Active Directory Best Practices Analyzer
This feature goes through your Active Directory Directory Services, determines if you are meeting best practice standards, and reports back the good, the bad, and the ugly. It also provides instruction on what you need to do to meet best practices for Active Directory. You can locate this feature by looking under the Roles in Server Manager and looking at the Role Status summary for a link to start a scan.
My judgment: I've worked with this tool for Exchange and loved it. Having an Active Directory Best Practices Analyzer is excellent. And although it took a few extra clicks to find what I was looking for, the speedy results were incredibly helpful.
The verdict: Thumbs-p all around. I especially liked the details of an error that was located by showing me the issue, the impact, and the resolution.
Active Directory Administrative Center
The admin center is a new GUI interface that allows you to access the same features as in the Active Directory Users and Computers tool, plus adds a few new features such as a list view and breadcrumb bar navigation. It's really a task-oriented interface based on the new PowerShell cmdlets that will provide another method of administration.
My judgment: I'm torn on this one. I was excited to hear we had a new interface, but not so happy with its clunky look and feel. I don't know why, but I thought installing the Desktop Experience would spruce up the look. It didn't. It feels like I'm working from a Web page instead of an installed application. However, I did like that, when creating a new user, I could include a ton of information immediately, rather than have to use the slow approach of Active Directory Users and Computers in which you first create the user and then go back and alter the properties. But I don't like the Administrative Center's interface when it comes to going back and altering the properties of a user. Again, it feels clunky.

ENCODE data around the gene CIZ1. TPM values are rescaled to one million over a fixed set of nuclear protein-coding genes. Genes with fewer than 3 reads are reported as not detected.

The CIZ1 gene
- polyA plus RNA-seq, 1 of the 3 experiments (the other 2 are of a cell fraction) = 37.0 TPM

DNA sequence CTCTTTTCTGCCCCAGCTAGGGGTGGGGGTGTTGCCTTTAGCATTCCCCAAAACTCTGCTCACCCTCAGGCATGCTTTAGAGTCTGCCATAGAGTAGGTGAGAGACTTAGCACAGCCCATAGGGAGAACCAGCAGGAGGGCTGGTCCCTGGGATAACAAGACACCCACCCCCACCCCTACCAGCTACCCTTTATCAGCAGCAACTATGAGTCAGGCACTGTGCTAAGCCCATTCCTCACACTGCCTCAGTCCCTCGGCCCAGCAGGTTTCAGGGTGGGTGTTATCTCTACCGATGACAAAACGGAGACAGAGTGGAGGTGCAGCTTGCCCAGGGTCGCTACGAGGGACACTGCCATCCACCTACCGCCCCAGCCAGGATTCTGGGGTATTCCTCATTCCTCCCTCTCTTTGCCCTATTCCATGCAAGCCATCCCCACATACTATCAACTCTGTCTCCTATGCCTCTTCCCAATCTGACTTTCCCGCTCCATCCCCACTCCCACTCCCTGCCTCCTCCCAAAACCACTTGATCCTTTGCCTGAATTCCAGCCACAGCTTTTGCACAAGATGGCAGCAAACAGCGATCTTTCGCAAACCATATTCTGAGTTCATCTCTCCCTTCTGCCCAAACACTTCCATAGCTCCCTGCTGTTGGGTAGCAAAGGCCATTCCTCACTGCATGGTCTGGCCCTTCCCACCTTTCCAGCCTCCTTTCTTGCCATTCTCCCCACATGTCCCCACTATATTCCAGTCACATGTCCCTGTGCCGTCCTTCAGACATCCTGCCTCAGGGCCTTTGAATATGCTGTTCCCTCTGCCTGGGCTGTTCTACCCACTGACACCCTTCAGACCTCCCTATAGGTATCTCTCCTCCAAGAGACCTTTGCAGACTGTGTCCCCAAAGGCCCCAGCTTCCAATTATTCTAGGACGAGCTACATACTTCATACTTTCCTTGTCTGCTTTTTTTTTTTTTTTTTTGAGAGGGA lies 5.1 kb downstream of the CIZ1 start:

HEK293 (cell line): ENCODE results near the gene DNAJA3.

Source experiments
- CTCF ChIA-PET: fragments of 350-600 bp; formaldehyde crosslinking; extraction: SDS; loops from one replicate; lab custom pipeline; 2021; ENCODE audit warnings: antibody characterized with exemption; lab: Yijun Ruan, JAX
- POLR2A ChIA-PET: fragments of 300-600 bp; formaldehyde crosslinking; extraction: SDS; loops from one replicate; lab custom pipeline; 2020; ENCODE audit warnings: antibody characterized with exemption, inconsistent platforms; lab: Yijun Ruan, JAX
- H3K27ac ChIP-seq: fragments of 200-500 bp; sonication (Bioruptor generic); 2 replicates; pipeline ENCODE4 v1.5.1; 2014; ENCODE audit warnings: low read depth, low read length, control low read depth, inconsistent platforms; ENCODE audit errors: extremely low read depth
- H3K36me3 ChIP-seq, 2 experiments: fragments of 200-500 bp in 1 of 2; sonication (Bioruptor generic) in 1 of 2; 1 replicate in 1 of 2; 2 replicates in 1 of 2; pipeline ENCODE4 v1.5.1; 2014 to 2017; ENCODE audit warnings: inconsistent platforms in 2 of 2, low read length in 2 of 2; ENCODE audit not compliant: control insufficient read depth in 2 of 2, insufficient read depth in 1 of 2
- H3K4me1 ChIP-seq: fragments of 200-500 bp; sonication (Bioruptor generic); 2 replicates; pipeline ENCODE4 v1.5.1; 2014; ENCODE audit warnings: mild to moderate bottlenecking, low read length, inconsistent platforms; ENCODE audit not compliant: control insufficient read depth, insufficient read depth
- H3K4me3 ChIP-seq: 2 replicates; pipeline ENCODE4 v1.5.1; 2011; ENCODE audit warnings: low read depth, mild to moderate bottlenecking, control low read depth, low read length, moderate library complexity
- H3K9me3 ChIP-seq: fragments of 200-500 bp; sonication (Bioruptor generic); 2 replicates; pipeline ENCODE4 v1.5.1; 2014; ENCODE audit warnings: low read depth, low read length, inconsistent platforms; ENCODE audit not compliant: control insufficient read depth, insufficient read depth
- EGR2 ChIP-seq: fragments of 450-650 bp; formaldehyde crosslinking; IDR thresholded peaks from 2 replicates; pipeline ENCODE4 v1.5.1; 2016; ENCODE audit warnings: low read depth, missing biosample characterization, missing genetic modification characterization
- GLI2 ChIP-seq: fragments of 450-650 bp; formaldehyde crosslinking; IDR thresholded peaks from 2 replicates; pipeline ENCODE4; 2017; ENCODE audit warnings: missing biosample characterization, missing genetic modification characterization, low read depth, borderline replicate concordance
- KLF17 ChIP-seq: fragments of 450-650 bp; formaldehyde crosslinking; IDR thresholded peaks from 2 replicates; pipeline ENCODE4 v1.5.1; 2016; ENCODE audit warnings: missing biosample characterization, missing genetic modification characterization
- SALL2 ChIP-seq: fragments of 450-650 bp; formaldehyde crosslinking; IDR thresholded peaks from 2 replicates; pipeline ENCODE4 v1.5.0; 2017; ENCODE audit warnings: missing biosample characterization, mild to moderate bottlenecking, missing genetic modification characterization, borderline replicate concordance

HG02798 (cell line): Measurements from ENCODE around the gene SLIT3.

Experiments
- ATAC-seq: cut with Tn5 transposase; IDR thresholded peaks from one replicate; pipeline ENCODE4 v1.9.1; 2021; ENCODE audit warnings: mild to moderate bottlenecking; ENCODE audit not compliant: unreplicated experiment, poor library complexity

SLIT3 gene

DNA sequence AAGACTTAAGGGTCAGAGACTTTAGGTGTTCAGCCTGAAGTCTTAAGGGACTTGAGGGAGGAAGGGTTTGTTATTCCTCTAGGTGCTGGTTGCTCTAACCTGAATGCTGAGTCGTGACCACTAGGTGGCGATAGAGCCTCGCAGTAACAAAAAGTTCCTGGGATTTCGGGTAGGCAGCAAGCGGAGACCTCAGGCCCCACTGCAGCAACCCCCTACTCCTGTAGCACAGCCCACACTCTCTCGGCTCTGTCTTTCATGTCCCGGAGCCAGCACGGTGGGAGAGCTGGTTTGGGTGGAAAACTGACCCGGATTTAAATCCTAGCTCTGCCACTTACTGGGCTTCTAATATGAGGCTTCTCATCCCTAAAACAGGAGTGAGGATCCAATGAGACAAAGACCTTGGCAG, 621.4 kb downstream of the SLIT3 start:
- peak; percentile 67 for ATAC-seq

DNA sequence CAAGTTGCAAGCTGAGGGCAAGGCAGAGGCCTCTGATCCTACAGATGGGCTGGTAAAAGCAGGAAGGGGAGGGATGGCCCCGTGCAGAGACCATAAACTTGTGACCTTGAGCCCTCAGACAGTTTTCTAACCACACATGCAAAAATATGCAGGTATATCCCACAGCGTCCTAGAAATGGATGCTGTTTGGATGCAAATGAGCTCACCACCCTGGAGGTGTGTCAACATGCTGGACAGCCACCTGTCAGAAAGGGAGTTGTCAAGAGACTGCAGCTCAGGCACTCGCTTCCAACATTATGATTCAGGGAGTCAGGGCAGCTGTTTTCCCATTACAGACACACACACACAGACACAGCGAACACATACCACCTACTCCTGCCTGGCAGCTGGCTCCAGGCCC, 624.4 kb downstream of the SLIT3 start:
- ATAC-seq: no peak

The verdict: I'm going to have to go with a thumbs-down on this one. I wanted more of an Action Center approach here, a combination of all Active Directory tools in one place with a sleek Star Trek TNG-style console.
A new Active Directory Module for Windows PowerShell
This new module (named ActiveDirectory) replaces the large variety of command-line tools that we used to work with Active Directory in times past. Now you have a centralized method of administering AD from the command line. There are about 85 Active Directory-oriented PowerShell cmdlets, making your ability to script Active Directory tasks through PowerShell much easier.
My judgment: I enjoyed the new cmdlets instantaneously. I even found myself spending hours testing all sorts of account management commands, topology commands, and more. I found that the Microsoft PowerShell team has created a blog for Active Directory PowerShell and provided an awesome Getting Started chart of cmdlets.
The verdict: Simply put, thumbs-up!
So have you had a chance to work with any of these features yet? Let me know what you like or don't like about Windows Server 2008 R2!